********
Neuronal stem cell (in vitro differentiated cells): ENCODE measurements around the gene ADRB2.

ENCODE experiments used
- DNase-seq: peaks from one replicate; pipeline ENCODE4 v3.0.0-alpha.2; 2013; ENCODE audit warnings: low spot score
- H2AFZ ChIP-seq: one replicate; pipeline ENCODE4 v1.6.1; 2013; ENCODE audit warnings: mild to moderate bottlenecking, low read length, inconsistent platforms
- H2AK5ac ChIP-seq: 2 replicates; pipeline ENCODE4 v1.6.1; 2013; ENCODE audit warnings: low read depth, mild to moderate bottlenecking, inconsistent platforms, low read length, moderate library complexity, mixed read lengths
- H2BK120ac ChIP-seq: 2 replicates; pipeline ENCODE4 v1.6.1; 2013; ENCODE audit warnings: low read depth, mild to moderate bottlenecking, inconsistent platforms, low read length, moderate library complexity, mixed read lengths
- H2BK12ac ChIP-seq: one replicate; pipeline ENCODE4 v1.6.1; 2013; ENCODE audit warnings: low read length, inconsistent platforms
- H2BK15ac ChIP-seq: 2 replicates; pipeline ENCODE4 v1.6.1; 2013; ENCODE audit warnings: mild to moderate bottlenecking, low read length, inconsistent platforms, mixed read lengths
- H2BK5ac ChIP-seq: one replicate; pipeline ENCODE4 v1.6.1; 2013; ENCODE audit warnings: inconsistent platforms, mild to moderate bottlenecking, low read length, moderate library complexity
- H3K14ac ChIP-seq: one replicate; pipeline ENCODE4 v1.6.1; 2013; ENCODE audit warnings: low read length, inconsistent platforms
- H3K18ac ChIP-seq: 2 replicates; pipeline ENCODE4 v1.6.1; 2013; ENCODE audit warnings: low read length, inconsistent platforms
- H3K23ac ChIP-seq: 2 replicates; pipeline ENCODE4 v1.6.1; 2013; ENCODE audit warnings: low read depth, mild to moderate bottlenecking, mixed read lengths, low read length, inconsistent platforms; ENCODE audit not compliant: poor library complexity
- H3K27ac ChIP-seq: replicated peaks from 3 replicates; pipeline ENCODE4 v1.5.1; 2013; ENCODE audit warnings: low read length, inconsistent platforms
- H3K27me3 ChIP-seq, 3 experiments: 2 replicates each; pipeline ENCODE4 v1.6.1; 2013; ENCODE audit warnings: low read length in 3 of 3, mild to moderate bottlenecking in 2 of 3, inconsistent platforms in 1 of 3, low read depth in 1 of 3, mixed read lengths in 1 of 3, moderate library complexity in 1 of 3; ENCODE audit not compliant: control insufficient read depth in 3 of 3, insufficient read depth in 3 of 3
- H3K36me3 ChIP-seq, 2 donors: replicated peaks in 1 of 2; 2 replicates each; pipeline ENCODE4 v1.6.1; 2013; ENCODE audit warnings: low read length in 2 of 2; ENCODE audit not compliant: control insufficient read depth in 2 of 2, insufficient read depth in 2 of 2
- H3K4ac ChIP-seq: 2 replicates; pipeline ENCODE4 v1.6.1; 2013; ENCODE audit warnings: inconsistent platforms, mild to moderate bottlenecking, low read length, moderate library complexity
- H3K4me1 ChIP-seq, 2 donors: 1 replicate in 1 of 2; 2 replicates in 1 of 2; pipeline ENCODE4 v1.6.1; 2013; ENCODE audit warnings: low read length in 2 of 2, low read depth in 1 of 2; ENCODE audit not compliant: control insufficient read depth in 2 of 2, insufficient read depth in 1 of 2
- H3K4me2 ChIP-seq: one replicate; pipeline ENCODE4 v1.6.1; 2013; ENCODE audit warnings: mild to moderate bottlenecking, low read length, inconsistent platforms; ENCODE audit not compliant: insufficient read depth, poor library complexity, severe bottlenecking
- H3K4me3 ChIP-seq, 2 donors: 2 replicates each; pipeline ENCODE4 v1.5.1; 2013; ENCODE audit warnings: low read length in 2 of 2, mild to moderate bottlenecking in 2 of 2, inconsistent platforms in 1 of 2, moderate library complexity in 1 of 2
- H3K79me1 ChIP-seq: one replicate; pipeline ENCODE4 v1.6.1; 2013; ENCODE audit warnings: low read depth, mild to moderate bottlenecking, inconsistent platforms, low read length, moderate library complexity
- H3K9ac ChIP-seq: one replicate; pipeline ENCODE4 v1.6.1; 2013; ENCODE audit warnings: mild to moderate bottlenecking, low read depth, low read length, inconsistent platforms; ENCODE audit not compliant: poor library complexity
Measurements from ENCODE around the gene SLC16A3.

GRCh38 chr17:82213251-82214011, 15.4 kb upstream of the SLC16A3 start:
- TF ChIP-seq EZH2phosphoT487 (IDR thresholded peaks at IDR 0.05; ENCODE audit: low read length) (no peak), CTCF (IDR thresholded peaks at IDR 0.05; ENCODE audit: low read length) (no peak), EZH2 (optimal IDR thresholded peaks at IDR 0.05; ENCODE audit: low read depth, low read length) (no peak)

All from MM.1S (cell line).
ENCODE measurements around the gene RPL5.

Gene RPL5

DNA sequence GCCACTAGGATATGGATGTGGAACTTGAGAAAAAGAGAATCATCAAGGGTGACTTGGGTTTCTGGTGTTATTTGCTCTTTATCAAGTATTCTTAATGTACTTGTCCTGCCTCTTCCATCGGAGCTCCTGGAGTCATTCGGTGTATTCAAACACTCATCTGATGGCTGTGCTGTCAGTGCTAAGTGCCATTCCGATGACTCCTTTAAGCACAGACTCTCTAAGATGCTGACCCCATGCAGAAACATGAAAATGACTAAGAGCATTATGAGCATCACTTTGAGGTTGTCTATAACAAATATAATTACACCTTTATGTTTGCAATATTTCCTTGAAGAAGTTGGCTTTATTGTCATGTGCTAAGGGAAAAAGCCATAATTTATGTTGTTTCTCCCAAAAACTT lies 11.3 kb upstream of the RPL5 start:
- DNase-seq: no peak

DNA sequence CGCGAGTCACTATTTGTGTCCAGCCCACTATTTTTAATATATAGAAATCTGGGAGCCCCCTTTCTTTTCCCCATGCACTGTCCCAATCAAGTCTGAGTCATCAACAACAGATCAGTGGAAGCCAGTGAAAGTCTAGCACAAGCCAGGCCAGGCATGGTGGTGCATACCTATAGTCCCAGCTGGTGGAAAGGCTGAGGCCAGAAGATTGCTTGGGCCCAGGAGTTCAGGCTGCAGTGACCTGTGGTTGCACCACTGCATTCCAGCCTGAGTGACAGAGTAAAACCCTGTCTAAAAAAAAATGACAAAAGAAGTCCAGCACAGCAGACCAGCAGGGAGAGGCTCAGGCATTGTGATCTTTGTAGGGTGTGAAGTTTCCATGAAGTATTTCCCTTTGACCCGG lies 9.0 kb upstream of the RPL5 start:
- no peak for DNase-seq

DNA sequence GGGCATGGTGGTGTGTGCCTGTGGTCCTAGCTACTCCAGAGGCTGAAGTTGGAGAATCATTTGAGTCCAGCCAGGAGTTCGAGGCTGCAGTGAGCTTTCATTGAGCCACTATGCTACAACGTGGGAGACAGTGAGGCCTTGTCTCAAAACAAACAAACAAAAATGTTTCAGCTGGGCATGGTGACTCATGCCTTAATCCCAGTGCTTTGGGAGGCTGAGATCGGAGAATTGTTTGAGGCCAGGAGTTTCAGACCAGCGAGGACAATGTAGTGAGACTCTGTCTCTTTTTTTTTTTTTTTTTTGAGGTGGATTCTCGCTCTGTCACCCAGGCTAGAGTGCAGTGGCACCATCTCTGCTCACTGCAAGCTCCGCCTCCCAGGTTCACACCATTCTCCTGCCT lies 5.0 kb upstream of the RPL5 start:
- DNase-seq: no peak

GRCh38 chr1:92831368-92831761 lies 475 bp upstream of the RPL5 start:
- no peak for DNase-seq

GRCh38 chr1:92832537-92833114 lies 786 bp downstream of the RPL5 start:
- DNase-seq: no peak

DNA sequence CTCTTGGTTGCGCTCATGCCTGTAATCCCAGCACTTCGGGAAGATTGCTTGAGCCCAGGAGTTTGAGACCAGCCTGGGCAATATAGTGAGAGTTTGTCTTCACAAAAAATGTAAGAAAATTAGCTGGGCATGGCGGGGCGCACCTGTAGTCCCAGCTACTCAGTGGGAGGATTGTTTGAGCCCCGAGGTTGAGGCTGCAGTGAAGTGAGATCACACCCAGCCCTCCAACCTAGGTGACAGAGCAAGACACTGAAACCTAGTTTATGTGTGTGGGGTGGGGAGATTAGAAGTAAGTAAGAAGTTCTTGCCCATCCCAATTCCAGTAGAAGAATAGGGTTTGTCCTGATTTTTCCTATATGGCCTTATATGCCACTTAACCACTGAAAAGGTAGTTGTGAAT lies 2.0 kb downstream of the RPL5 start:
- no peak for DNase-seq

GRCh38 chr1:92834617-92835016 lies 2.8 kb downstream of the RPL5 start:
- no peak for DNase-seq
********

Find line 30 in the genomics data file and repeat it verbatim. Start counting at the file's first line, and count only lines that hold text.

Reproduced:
DNA sequence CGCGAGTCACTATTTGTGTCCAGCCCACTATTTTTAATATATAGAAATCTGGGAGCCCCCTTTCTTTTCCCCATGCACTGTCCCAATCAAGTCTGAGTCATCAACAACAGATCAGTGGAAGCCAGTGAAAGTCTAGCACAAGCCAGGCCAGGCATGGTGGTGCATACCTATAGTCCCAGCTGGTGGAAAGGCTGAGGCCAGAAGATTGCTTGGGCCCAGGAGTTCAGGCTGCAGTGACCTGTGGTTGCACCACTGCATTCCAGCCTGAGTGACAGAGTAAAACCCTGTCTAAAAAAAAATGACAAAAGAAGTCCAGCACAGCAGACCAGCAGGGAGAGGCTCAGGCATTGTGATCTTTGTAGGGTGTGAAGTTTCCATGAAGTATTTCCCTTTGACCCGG lies 9.0 kb upstream of the RPL5 start: